Monday, May 16, 2005

No plans for base to grow larger, for now- Travis employes 15,000 and contributes $1 billion annually

Dick Banks
Vice President
First American Title Company
fax 707-425-4672

May 14, 2005

No plans for base to grow larger, for now

By JASON MASSAD, The Reporter, Vacaville

The conventional wisdom surrounding the highly anticipated U.S. Department of Defense base closure plan was this: A facility either will be closed or it will grow larger.

Turns out, however, that neither scenario is planned for Travis Air Force Base.
The local base, which employs nearly 15,000 personnel and contributes more than $1 billion to the local economy, was not mentioned in the Base Realignment and Closure (BRAC) list issued Friday.

That's good news, considering the fearful prospect that the local base could have been targeted for closure, but there's a disappointing side to being ignored.
Travis Air Force Base is not scheduled to benefit from the 180 bases across the country, including 33 major facilities, that have been targeted on the initial list either for closure or realignment.

Local leaders were not at all prepared Friday to criticize, instead basking in the fact that Travis Air Force Base was safe from closure.

But the reality that so many pieces of the nation's military are moving around on the board could create an opportunity in the future, officials acknowledged.

The tricky part, however, is lobbying for more wealth at Travis Air Force Base while other communities face serious losses, they said.

"We don't want to lobby to take missions away from other bases,"said Kevin O'Rourke, Fairfield city manager and executive director of the Travis Community Consortium. "We don't want to have Travis gain at someone else's loss."

When the U.S. Department of Defense broached plans for the current round of base closures, federal leaders called for up to 25 percent of the nation's military capacity to be shuttered.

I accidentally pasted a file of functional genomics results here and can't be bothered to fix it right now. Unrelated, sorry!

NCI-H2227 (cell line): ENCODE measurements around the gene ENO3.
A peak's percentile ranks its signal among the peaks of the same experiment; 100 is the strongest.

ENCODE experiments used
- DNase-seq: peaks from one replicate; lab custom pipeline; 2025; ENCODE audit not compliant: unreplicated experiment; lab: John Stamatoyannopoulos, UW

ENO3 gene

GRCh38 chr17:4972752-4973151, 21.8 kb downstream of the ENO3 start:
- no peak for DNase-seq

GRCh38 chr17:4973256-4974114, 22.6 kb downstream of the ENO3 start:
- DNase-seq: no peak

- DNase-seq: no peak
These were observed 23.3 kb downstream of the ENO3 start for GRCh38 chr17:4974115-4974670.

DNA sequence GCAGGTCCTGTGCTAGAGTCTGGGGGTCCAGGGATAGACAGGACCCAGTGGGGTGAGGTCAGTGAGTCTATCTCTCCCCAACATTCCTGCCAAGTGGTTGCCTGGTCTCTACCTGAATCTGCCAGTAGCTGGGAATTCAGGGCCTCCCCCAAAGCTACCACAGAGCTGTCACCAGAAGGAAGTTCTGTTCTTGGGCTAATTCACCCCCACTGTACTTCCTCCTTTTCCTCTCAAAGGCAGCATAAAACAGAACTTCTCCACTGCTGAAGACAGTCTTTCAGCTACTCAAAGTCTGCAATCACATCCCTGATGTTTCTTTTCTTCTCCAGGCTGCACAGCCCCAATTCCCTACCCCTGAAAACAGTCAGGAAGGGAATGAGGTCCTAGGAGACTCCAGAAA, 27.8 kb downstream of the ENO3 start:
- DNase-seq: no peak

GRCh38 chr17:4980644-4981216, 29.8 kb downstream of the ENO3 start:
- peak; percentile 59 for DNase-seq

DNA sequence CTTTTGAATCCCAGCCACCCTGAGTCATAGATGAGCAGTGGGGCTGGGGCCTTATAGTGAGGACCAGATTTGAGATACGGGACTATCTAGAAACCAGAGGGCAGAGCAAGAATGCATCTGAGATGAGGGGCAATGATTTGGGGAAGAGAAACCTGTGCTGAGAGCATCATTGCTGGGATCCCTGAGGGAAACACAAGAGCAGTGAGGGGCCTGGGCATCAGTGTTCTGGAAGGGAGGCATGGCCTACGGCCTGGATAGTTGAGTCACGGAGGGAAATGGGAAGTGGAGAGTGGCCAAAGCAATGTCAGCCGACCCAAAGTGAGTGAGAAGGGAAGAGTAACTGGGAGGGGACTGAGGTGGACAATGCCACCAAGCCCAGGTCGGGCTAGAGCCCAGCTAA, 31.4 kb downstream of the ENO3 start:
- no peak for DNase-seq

However, of the some 320 major bases across the nation, only 33 - or about 10 percent - now are targeted for closure. The more minimal BRAC will create less need for large bases like Travis Air Force Base to accept the leavings of others, said Supervisor Mike Reagan.
"We didn't see the gains I had expected, at least not yet," Reagan said.

Reagan, a former lieutenant colonel at Travis, was reading through a voluminous BRAC narrative Friday to begin his look into what bases could be closed, which are scheduled to be realigned, where the missions could be headed and, most importantly, why.
For example, San Diego's medical center is downsizing by 1,600 people, which could create opportunities for the David Grant Medical Center at Travis Air Force Base, he said. Other opportunities also could exist.

But that's for later. For now, Travis advocates will settle for the silence.
"No news is good news," Reagan said. "There is good news at Travis and good news at Beale."
- Jason Massad can be reached at

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